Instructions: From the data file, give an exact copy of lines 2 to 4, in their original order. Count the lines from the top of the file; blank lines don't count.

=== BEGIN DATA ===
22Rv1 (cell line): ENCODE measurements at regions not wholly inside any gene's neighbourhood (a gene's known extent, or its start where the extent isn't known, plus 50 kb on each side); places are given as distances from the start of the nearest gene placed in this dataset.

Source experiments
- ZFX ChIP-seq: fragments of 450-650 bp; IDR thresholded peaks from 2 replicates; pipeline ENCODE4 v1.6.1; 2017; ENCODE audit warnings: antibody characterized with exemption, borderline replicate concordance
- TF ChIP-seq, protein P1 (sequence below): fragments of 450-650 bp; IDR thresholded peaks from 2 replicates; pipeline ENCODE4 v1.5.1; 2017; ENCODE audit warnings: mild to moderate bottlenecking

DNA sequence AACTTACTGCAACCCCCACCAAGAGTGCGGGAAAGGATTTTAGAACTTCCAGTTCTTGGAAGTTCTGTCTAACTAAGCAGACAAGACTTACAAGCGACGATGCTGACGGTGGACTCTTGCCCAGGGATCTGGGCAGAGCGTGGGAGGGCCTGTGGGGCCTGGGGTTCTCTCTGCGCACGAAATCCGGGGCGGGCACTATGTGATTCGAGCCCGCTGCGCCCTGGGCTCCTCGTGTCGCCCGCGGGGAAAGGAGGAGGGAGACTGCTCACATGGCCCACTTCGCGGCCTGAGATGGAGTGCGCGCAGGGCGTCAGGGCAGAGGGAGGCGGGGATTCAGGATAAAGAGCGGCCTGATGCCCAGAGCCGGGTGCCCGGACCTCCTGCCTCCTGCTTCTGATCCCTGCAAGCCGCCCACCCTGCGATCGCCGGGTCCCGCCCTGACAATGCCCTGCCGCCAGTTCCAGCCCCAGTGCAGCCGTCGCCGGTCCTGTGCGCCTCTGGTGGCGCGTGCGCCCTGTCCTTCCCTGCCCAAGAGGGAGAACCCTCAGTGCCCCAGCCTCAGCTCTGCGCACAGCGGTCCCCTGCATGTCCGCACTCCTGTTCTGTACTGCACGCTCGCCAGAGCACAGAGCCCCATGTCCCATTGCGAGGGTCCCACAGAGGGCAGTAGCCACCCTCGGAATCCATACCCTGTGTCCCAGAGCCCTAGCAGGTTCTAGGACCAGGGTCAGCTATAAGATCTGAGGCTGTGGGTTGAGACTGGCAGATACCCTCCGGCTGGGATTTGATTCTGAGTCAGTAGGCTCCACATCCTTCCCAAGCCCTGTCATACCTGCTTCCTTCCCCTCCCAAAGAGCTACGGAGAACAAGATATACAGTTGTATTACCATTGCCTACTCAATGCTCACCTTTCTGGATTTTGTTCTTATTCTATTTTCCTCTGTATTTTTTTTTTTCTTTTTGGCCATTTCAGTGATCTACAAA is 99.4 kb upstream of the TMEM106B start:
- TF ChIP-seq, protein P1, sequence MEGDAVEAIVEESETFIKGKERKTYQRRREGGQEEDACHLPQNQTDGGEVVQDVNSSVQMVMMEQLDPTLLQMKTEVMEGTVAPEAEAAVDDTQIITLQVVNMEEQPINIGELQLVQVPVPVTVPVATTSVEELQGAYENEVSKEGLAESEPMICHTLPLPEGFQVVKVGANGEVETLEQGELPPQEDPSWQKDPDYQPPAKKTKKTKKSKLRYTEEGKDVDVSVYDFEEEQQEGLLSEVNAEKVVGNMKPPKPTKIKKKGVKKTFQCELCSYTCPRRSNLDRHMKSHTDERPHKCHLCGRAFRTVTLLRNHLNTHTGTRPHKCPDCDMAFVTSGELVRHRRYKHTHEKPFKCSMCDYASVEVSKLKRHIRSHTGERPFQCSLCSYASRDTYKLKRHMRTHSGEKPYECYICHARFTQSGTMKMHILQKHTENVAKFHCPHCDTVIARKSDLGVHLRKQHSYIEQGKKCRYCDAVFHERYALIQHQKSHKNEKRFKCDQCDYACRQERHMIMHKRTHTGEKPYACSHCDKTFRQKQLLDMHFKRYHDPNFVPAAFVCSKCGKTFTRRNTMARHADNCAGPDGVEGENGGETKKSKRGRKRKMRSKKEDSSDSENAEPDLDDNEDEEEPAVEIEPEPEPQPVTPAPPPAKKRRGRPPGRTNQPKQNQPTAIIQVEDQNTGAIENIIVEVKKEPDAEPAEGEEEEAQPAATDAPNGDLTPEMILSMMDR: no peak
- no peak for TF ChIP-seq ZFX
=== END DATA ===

Source experiments
- ZFX ChIP-seq: fragments of 450-650 bp; IDR thresholded peaks from 2 replicates; pipeline ENCODE4 v1.6.1; 2017; ENCODE audit warnings: antibody characterized with exemption, borderline replicate concordance
- TF ChIP-seq, protein P1 (sequence below): fragments of 450-650 bp; IDR thresholded peaks from 2 replicates; pipeline ENCODE4 v1.5.1; 2017; ENCODE audit warnings: mild to moderate bottlenecking